The Feast of the Seven Fishes: West Coast
In San Francisco, the classic Italian Christmas Eve feast gets a California twist.
Story by Valerie Stimac
San Francisco’s restaurant scene is known for three main types of cuisine: California, fusion, or both. Local and sustainable ingredients are routinely showcased; it’s common to find names of farms and vineyards featured alongside menu items. Special occasions and pop-up dining events are often an excuse to feature ingredients not otherwise available on the menu.
During the holiday season, restaurants across California’s Bay Area offer special menus, but one that’s worth planning ahead for is The Feast of the Seven Fishes.
Traditionally celebrated by Italian-American immigrants, The Feast of the Seven Fishes can describe a meal of any number of seafood courses served on Christmas Eve. In this West Coast city, it’s an opportunity to enjoy the bounty of the Pacific Ocean.
While many Bay Area restaurants close for Christmas Eve, a select few offer different interpretations of this holiday meal.
The most traditional offering can be found at Locanda on the edge of San Francisco’s Mission neighborhood. Throughout the year, the menu at Locanda features creative and classic Italian dishes, from rigatoni al carbonara with local egg to porchetta from Rancho Llano Seco near Chico, as well as a variety of seafood dishes. For The Feast of the Seven Fishes, chef Melissa Reitz turns her attention fully from the land to the sea and offers a four-course prix fixe menu served family style to encourage holiday spirit. In past years, dishes have included squid salad, halibut crudo, lobster risotto, and cioppino, all paired with local California wines.
Tratto, on the edge of the city’s rougher Tenderloin neighborhood, is another Italian trattoria that offers The Feast of the Seven Fishes. Throughout the year, the menu at Tratto rotates seasonally in the classic style of California cuisine, focusing on local ingredients as they’re available and the restaurant makes no exception for The Feast of the Seven Fishes menu. Last year’s menu included hamachi with blood orange, green olive, caper and Sausalito watercress, along with pan-seared scallops with cauliflower purée, brown butter, almonds, and sultanas. Each of the seven courses was paired with a California wine for a consistent taste of the Golden State. Japanese-Italian fusion restaurant Pesce e Riso is located in the heart of San Francisco’s Little Italy neighborhood, surrounded by traditional Italian restaurants. During the year, you can enjoy a menu that creatively blends Italian dishes with Japanese flavors (and vice versa), as is true with The Feast of the Seven Fishes menu. Last year, chef/owner Joe Lin offered a six-course menu that included west coast oysters, local halibut carpaccio, and an Udon ai Frutti di Mare (including seafood from around the Americas: local Monterey Bay squid, east coast scallops, Mediterranean mussels, and Gulf prawns). While traditionalists might balk at the combinations of East and West flavors in the menu, it’s a fitting option for San Francisco, with the infusion of Asian immigrant culture in the culinary scene.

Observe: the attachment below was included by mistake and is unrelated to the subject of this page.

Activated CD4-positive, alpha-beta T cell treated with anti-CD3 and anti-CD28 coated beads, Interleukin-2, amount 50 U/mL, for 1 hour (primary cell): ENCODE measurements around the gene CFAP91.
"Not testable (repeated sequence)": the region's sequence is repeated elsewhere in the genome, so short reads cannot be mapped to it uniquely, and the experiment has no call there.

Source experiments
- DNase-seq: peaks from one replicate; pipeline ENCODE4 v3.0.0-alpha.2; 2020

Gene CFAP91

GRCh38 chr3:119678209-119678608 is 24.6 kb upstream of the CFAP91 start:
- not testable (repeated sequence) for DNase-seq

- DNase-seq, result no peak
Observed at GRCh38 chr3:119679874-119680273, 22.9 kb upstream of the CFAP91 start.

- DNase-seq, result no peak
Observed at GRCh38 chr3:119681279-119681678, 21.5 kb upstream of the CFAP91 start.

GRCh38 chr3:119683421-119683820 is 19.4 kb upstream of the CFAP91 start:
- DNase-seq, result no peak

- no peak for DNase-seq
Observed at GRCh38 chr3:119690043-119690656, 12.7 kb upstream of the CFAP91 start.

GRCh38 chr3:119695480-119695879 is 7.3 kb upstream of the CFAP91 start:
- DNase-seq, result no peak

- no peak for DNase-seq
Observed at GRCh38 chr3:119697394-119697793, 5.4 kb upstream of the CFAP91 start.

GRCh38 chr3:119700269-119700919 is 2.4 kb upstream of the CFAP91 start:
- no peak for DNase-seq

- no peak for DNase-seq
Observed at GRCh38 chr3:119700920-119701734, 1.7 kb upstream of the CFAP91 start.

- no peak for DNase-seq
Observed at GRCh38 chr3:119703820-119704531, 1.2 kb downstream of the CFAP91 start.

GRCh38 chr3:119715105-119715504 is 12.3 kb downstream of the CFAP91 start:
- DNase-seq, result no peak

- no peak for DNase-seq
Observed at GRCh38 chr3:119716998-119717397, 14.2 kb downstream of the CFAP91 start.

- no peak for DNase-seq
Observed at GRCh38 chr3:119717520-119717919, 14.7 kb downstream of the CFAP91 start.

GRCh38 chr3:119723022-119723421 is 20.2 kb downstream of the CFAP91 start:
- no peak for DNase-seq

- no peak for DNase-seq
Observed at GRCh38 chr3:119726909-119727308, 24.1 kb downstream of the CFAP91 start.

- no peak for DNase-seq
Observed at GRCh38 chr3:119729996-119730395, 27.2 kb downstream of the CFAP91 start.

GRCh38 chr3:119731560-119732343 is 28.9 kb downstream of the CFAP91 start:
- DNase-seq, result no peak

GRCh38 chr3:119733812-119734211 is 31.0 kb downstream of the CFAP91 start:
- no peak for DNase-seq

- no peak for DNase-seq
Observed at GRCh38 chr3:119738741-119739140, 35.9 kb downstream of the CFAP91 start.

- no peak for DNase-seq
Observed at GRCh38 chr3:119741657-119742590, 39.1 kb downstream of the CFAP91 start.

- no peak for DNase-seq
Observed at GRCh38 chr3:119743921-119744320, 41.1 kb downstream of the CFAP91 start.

In the East Bay, you can enjoy the Feast of Seven Fishes at Lungomare in Oakland’s Jack London Square. Like its counterparts in ‘The City,’ Lungomare typically offers a menu of Italian cuisine created in part or whole from local ingredients. Local sea bass and squid ink chitarra with clams, mussels, halibut, and cuttlefish are on the menu all year but the menu gets an upgrade for one night during The Feast of the Seven Fishes. Previous years’ menus have included skate wing with squid ink risotto and seafood cassoulet, of course, offered with a local wine pairing.
With waterways in almost every direction, it’s no surprise that The Feast of the Seven Fishes offers Bay Area chefs an opportunity to combine local, sustainable ingredients—the hallmark California cuisine—with bountiful seafood. Whether four courses or seven, with wine pairings or without, The Feast of the Seven Fishes is an opportunity to enjoy all that California has to offer to mark the holiday season.
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Valerie Stimac is an Oakland, California-based travel writer who regularly contributes to Lonely Planet and other freelance publications. She also runs her own travel blog, Valerie & Valise, and a site focused on space tourism.